Text and Images Copyright (C) 2006 Mike Sebastian

Sub-Five Dollar Scientific Calculators - Kenko KK-82LB

I am honestly astounded that a scientific calculator can be purchased for three dollars (I have seen this calculator for sale at flea markets for two dollars). The manufacturer obviously had to cut a few corners to hit such a low price point. The keyboard uses rubber keys, and the quality of assembly leaves a little bit to be desired (lots of stripped out screw holes). But, the calculator has a nice cover that folds over from the top to protect the display and keyboard.

This calculator is one of numerous 56-function models on the market, so the function suite is well know. The calculator has the normal arithmatic functions, common and natural logarithms, trigonometric functions in three angular modes, hyperbolic functions, sexigesimal conversions, complex math, polar-rectangular coordinate conversions, binary/octal/hexadecimal support, single variable statistics, and one independent memory. The calculator uses the standard algebraic logic system.

The manufacturer, which I believe is Sunway, should hire someone to review their packaging materials. The packaging makes many claims about various features of the calculator that aren't true (see below).

Kenko KK-82LB in its packaging.

On the nameplate above the display, it plainly says "FRACTION." This calculator does not do fraction calculations as the term is commonly used to describe the functionality of a calculator.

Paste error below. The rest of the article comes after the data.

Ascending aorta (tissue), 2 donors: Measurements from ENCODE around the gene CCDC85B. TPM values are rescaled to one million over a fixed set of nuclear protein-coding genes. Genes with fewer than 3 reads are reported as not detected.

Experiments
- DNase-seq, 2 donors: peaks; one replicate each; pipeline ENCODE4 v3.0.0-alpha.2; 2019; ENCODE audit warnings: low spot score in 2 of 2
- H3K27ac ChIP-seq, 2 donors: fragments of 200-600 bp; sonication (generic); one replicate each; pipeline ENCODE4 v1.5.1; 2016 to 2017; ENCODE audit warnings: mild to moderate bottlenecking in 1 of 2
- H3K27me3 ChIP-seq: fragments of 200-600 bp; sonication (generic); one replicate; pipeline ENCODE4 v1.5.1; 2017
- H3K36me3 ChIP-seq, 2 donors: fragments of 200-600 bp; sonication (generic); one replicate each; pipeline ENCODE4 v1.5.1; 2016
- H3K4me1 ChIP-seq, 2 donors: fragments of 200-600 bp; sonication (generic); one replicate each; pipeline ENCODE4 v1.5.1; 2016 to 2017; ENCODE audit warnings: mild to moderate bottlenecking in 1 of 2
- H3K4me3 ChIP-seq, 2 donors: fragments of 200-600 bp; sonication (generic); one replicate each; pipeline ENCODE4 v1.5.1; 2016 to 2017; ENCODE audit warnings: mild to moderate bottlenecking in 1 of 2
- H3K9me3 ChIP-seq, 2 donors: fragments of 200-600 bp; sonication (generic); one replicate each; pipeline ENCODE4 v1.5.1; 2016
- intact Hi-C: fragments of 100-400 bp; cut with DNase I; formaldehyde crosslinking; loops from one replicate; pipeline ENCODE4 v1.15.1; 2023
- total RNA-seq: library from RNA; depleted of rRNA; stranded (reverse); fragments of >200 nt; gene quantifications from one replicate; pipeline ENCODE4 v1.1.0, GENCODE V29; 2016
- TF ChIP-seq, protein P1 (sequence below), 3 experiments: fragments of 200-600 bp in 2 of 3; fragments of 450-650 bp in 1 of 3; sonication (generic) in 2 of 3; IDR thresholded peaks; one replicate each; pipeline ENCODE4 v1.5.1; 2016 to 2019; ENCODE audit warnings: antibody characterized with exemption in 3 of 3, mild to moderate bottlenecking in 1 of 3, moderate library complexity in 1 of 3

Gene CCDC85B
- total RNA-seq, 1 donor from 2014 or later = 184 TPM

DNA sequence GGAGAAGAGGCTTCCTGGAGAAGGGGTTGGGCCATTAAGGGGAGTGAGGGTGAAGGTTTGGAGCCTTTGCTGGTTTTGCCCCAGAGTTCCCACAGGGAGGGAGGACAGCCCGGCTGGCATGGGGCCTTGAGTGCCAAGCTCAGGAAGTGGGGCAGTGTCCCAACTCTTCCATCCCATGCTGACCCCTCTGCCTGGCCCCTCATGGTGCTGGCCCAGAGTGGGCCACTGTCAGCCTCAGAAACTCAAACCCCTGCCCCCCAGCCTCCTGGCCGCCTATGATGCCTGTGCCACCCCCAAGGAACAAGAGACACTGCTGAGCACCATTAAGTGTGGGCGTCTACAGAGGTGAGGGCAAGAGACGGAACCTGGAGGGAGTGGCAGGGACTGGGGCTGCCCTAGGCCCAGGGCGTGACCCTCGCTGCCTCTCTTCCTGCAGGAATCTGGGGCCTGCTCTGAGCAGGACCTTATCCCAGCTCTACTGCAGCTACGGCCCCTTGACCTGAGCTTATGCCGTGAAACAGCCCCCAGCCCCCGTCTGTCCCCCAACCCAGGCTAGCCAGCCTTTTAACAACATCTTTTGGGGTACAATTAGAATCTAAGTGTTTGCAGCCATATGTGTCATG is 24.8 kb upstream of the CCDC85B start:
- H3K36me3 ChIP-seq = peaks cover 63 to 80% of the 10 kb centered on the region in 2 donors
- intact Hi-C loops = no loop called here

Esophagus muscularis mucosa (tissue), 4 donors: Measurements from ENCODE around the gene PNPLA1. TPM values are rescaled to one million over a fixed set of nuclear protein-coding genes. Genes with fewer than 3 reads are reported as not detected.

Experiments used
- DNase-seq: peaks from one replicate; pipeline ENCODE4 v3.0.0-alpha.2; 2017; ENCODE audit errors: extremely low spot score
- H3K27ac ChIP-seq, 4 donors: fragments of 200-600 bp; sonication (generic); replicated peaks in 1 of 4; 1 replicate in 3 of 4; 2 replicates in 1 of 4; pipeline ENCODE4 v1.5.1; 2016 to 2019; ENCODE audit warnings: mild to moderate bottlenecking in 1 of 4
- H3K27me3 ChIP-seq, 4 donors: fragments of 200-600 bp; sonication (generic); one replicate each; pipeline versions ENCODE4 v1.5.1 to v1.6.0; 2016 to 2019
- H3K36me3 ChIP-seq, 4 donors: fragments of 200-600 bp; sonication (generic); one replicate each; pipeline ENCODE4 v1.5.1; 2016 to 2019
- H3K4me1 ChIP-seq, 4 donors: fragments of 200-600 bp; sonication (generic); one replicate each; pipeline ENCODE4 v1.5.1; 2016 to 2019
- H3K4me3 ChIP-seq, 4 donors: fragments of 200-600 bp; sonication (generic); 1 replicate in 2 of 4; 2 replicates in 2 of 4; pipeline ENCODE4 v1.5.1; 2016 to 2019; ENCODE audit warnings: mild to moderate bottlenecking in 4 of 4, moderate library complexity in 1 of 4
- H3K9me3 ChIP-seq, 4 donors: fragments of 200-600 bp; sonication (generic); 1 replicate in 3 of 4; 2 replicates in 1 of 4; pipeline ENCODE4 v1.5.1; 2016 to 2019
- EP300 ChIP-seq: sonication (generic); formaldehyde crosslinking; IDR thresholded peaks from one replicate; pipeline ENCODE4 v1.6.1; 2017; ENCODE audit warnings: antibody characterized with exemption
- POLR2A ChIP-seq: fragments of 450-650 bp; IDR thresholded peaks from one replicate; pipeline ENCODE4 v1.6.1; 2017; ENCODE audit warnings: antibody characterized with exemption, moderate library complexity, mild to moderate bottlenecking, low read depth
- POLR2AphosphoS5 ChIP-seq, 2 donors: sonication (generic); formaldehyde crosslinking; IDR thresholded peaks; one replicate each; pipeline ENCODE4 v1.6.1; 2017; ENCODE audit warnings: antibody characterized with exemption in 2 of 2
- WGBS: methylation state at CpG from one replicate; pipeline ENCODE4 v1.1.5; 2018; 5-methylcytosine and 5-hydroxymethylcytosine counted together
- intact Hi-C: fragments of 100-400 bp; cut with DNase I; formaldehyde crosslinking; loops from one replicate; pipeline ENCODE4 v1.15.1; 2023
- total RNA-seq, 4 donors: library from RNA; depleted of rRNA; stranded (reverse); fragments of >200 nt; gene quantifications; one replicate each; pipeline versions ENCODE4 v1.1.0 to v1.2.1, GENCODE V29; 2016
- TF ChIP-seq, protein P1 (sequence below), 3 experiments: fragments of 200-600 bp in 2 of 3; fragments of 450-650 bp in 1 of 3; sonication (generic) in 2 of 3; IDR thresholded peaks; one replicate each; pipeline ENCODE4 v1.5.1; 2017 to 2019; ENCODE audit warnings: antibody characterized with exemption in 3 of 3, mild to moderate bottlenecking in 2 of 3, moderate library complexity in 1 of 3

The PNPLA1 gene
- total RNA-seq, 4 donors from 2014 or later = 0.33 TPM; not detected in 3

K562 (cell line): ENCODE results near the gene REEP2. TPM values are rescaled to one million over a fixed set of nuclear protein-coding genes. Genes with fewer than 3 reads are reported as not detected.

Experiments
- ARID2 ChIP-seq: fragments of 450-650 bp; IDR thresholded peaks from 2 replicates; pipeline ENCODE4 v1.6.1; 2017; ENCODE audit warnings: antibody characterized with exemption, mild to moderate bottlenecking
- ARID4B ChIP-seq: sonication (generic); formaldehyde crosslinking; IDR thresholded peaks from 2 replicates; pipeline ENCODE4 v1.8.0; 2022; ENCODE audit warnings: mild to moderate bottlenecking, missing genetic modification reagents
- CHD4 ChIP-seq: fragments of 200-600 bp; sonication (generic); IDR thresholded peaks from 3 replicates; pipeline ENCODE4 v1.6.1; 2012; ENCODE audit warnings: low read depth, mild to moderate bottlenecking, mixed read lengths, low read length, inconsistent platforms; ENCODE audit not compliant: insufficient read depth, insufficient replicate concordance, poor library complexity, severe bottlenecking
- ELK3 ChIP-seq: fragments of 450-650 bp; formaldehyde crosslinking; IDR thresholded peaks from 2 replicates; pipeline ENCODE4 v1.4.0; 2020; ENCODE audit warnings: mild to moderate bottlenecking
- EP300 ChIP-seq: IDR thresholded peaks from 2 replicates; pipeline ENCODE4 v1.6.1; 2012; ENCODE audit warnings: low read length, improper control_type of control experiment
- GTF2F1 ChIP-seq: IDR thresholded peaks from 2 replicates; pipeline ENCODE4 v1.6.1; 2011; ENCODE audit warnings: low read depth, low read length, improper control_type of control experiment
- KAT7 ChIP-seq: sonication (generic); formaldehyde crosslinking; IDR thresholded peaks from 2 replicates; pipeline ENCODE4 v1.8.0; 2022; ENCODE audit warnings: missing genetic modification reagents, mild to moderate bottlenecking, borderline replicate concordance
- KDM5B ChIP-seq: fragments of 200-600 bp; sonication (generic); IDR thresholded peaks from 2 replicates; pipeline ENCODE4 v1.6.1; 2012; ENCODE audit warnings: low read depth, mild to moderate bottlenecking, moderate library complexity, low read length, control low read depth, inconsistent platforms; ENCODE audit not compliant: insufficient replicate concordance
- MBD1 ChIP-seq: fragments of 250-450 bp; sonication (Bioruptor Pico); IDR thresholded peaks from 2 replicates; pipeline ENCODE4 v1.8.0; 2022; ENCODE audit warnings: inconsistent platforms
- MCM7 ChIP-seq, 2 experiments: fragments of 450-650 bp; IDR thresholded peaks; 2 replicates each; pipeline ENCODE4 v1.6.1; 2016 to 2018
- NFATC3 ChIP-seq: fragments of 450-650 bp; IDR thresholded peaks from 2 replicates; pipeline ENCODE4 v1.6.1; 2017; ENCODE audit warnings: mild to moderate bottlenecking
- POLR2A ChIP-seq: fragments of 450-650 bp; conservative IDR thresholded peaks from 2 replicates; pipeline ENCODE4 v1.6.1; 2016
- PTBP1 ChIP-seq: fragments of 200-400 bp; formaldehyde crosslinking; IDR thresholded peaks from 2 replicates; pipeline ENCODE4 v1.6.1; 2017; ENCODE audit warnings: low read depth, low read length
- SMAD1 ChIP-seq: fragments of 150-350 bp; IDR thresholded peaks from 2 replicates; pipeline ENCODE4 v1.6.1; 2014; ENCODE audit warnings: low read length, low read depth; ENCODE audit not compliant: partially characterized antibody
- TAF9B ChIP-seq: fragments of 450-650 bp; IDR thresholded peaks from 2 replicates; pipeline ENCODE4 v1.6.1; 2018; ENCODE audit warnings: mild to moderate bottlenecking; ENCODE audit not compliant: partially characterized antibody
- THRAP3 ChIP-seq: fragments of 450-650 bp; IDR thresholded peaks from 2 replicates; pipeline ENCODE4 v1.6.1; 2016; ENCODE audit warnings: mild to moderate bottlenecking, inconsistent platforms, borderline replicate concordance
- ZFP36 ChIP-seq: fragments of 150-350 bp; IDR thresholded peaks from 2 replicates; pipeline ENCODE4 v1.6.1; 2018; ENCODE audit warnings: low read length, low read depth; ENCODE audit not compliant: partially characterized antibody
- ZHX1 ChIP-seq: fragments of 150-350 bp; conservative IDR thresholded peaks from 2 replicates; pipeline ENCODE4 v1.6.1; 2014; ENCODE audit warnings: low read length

The packaging makes several claims that really aren't true - it looks like someone was confusing this 56-function calculator with a clone of a more modern Casio scientific calculator:

  • "229 Functions" - I don't think so. This is a 56-function scientific calculator.
  • "2-Line Big Display" - No, I don't think the row of mode indicators across the top of the display counts as second line.
  • "S-V.P.A.M." - Nope. It has regular old algebraic entry. Besides, "S-V.P.A.M." is a trademark belonging to Casio. And, "V.P.A.M." is a registered trademark of Casio.
  • "Plastic Keys" - No again. In this context, "plastic keys" describes keys made of a hard plastic material, not a soft rubbery material.

Kenko KK-82LB with its user's guide. The user's guide is a genuine little booklet with a staple to hold all the pages together.

The fold-over cover (left), case front and electronics (center), and case back (right).

The PCB is held in place with four screws to hold a zebra strip against the display. The PCB has been warped by the pressure of the screws. Five of the six screw holes for the screws that are supposed to hold the case together were stripped.


Last updated July 8, 2006